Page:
With conference realignment shaking the world of college athletics, the BTPowerhouse staff got together for a roundtable discussion about the league and what fans should expect in the coming months.
See the full discussion below.
1. Well, it’s happening again. After years of speculation, the conference wheels have started to turn. Texas and Oklahoma are heading to the SEC. What are your general thoughts on this massive move?
Thomas Beindit: Well, my first thought was wow. It finally happened. After years of speculation, somebody finally pulled the trigger. It’s something that’s felt inevitable since the Big Ten and SEC’s most recent expansion in the early to mid 2010s. It’s like the tornado that shows up after months of calm. You don’t know when it’s going to hit, but every once in awhile, it shows up.
Outside of general shock and awe, it’s hard to complain about what happened here. Texas and Oklahoma are top-tier brands on the college landscape and will be joining a great league in the SEC. It’s going to guarantee even more quality matchups every year. I’m a fan.
Kevin Knight: My first thought was relief the Big Ten never bit on rumors of this happening back in 2019 as I think little of Oklahoma and Texas is a toxic institution to whatever league they’re in. Also had a little bit of panic of could it hurt the Big Ten not to expand, and now I’m doubting expansion would be worthwhile for the Big Ten as, short of poaching Pac-12 schools, which is problematic for travel, there aren’t any worth having. I’m sure the Big Ten will be just fine in the long run, though.
2. While the move isn’t currently slated until 2025, it’s hard to think that timeline isn’t accelerated significantly in the years ahead. How do you think it impacts the rest of college athletics?
Beindit: Well, if the SEC is the winner of this move, then the Big 12 is the obvious loser. The league was already at a disadvantage numerically (10 teams compared to 12 and 14 elsewhere) and it’s now lost two more teams, which just so happen to be its biggest brands. What this all means is something’s coming with the Big 12. Maybe that’s the conference imploding, maybe it’s a few new teams joining, or some bizarre combination. However, there’s little to no chance the Big 12 decides to stay at eight teams. It’s simply not functional as is.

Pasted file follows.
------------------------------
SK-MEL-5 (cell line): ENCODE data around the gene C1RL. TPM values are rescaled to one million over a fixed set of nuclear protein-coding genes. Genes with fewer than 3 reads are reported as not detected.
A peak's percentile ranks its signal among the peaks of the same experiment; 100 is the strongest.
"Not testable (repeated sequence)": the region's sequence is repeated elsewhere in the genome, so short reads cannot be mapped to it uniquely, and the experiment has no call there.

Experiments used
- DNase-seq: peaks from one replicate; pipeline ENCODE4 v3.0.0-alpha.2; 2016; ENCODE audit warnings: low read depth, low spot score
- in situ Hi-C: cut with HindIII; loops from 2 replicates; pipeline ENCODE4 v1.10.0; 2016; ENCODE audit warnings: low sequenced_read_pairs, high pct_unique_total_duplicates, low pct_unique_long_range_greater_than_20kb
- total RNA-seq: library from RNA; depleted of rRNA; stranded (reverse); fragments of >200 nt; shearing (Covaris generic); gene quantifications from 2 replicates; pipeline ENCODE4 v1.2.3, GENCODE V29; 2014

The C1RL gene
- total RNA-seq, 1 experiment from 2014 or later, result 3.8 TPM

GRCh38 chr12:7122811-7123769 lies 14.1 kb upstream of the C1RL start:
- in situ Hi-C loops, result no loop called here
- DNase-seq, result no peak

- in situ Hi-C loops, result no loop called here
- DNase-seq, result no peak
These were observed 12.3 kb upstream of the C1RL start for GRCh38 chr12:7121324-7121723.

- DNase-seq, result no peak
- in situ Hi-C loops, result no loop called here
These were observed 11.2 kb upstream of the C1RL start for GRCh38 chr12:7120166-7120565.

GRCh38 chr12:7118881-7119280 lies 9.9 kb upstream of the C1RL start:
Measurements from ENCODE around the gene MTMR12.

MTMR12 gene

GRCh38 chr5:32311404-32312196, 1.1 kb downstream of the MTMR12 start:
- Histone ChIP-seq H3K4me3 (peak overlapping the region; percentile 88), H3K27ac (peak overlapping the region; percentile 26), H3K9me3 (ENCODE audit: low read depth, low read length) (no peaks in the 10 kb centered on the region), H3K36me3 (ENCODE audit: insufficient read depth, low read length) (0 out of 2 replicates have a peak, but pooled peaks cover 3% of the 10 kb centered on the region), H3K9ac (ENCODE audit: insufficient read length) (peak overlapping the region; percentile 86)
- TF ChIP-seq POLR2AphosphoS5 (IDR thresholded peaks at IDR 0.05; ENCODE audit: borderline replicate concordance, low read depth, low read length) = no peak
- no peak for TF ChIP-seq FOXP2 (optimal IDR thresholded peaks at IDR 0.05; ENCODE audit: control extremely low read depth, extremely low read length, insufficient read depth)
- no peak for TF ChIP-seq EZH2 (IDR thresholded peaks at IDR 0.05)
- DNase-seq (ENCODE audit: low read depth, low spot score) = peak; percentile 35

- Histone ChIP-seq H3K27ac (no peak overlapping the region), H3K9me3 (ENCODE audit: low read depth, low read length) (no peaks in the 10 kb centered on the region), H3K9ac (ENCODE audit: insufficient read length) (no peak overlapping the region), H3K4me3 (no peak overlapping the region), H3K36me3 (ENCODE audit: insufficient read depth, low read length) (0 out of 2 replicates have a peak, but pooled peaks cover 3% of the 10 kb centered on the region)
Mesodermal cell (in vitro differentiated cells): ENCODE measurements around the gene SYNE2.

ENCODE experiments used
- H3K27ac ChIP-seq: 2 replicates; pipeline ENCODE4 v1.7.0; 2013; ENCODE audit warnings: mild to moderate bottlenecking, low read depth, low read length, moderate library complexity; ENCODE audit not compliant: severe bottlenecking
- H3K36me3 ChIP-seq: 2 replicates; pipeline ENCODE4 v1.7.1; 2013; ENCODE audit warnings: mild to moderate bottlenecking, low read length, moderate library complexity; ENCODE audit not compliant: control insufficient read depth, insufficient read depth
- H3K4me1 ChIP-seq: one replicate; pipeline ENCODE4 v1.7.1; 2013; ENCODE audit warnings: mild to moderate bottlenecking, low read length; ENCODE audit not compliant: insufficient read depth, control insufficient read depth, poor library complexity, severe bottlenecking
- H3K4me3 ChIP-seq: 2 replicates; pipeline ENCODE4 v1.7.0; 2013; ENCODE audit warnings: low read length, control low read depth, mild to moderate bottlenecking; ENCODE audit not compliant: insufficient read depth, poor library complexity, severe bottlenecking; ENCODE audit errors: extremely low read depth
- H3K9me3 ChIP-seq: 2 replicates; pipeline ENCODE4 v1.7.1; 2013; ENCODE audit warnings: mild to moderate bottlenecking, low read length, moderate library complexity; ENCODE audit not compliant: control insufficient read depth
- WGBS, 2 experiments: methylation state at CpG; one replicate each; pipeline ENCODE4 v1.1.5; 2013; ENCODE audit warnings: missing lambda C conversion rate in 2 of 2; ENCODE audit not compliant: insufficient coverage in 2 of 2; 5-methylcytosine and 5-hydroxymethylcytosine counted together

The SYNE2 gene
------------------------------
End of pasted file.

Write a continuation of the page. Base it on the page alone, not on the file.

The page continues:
Many are predicting a domino effect, but I’m not convinced. There really aren’t many natural fits for leagues like the ACC, Big Ten, and Pac 12 to add from the Big 12 and what’s left. Honestly, the best move might be for the American and Big 12 to try and join forces. The brands wouldn’t be immensely strong, but there would be plenty of quality teams in there.
Knight: Given the questionable officiating in the 2009 Big 12 football title game, I find it hard to believe the SEC doesn’t put pressure on ESPN to help facilitate adding Texas and Oklahoma sooner and hope for just as awkward of officiating until it happens. It will definitely give the SEC a leg up in football, and football pays for everything else for the most part. Oklahoma has also been a decent power in men’s basketball over the last several years, and Texas just broke open the piggy bank to poach Chris Beard from Texas Tech while they join a league on the upward trajectory at a number of programs such as Alabama. This could make for a tough league in basketball in addition to being the clear cut money maker of the power leagues. Surely it will add some pressure to the other leagues to find ways not to be left too far behind in the finances, but I am not sure we will see the kind of foundation ravaging moves beyond tough times ahead for the Big 12.
3. Do you think the Big Ten needs to respond to this with its own move? And if so, what’s your recommended course of action? Does this create a permanent disbalance nationally?
Beindit: Yes, the Big Ten needs to explore every possibility out there, especially ways to elevate its league nationally in a changing landscape of college sports. This should not only include teams in the Big 12, but elsewhere as well. There’s no reason you shouldn’t be contacting teams in the ACC, Pac 12, and the SEC as well. However, any additions need to advance the league, meaning no more watering it down with questionable additions for cable revenue. Otherwise, you really do risk seeing the SEC secure permanent control of college sports.